“The Hours” builds a moving, spellbinding drama in Met premiere

Wed Nov 23, 2022 at 1:53 pm
Renée Fleming as Clarissa Vaughan and Kyle Ketelsen as Richard in Kevin Puts’s The Hours at the Metropolitan Opera. Photo: Evan Zimmerman / Met Opera

The Hours, which began as an award-winning, best-selling novel, and was then made into a popular film, is now an opera. Commissioned from composer Kevin Puts by the Metropolitan Opera and the Philadelphia Orchestra, The Hours had its world premiere Tuesday night at the Met. Explicitly based on both the book and the film, this is not just an extended cultural franchise but a spellbinding score that has its own unique way with exploring and expressing this complex drama.

This production has operatic star power to rival the movie’s cast of Meryl Streep, Nicole Kidman, and Julianne Moore: soprano Renee Fleming as Clarissa Vaughan, soprano Kelli O’Hara as Laura Brown, and mezzo-soprano Joyce DiDonato as Virginia Woolf. The production is by Phelim McDermott, who has already delivered important stagings of Philip Glass and Mozart operas to the Met, and music director Yannick Nézet-Séguin is conducting. That immense amount of talent, and Puts’s skill as a composer, made for an evening that had great beauty and reached genuine and considerable emotional depths. The Hours does not fulfill all its promises, but the opera’s heights are as grand as anything one will experience at the Met this season.

Following its antecedents, The Hours, with libretto by Greg Pierce, tells the story of its three characters in crisis: Clarissa is preparing a party for her best friend Richard, who is dying of AIDS; fifty years in the past, Laura is depressed and anxious, hiding from her family and herself. Behind them in time is Woolf, working on Mrs. Dalloway and herself breaking down. A direct link between Clarissa and Laura will be revealed, while Laura herself reads Woolf’s novel and Clarissa, whom Richard calls “Mrs. D,” not only shares the first name of Woolf’s character but is caught in a nearly identical plot.

Thematically, the individual dramas parallel each other, though they resolve differently, which makes a musical treatment ideal and enticing. While events in a book or movie usually happen in sequence, music can synchronize different places and times simultaneously and organize narratives in time in a way that can create great power and resonance. And The Hours does this well.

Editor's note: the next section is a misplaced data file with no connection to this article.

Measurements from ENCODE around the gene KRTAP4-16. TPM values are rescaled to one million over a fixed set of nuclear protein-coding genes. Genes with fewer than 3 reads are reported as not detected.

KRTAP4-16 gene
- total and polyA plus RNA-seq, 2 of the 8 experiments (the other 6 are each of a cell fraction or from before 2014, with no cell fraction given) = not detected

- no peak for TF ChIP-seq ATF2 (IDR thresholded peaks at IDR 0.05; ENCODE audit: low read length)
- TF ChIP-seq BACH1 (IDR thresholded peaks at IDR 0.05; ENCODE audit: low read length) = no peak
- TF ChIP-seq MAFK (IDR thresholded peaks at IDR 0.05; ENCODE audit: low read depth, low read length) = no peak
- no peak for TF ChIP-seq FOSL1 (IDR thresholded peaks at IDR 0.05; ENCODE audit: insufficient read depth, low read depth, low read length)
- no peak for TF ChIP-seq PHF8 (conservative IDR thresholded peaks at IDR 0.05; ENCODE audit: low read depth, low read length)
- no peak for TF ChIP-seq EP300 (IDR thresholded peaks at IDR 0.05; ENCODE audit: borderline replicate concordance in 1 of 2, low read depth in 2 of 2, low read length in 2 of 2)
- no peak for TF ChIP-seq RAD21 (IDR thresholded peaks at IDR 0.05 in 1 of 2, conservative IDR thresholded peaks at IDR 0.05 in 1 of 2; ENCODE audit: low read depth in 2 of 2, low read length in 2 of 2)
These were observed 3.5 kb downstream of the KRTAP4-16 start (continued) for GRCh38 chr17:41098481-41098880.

Puts’ score introduces the characters in sequence, Clarissa first and Laura last. First though is the chorus, singing text adapted, in Pierce’s elegant prose libretto, from the famous first line of the novel. The choral writing is one of the best things in the opera; sung with delicate resonance by the Met Chorus, these passages linked each character and their time period.

The full house, notably younger than usual at the Met, applauded Fleming as the chorus parted and revealed her. A frequent collaborator with the composer, it was a pleasure to hear the simple loveliness of her voice and easy projection. The part seemed carefully designed to sit at an almost conversational level, and Fleming’s singing was both rich in tone and clearly articulated.

Joyce DiDonato is Virginia Woolf in The Hours. Photo: Evan Zimmerman / Met Opera

DiDonato was just as fine, and again her part seemed to sit in the most comfortable range for her. The role called for a grounded, forceful sense of emotional gravity and turmoil, and she delivered the feeling that every word had weight and meaning. 

O’Hara is a different kind of singer, her musical theater-style soprano not full in the operatic sense but gliding over the top of the music. Her extensive acting experience gave her a stage presence above and beyond the rest of the cast and out of the ordinary for what one sees at the Met. Her ability to hold attention, even while sitting still, was an intense part of the dramatic experience.

The music for the three had substantial solo passages but nothing in the way of aria-like vocal displays. Puts’ writing is first and last about dramatic narrative. Everything, even dialogue, aspires to song form—setting the words in a line that is shaped and resolved by harmony in a way closer to pop music than the 19th-century operatic tradition. Yet this is in no way simplistic, it instead reaches back to the virtues of Handel and Mozart (without the words being in verse) updated with 20th century classical tonality.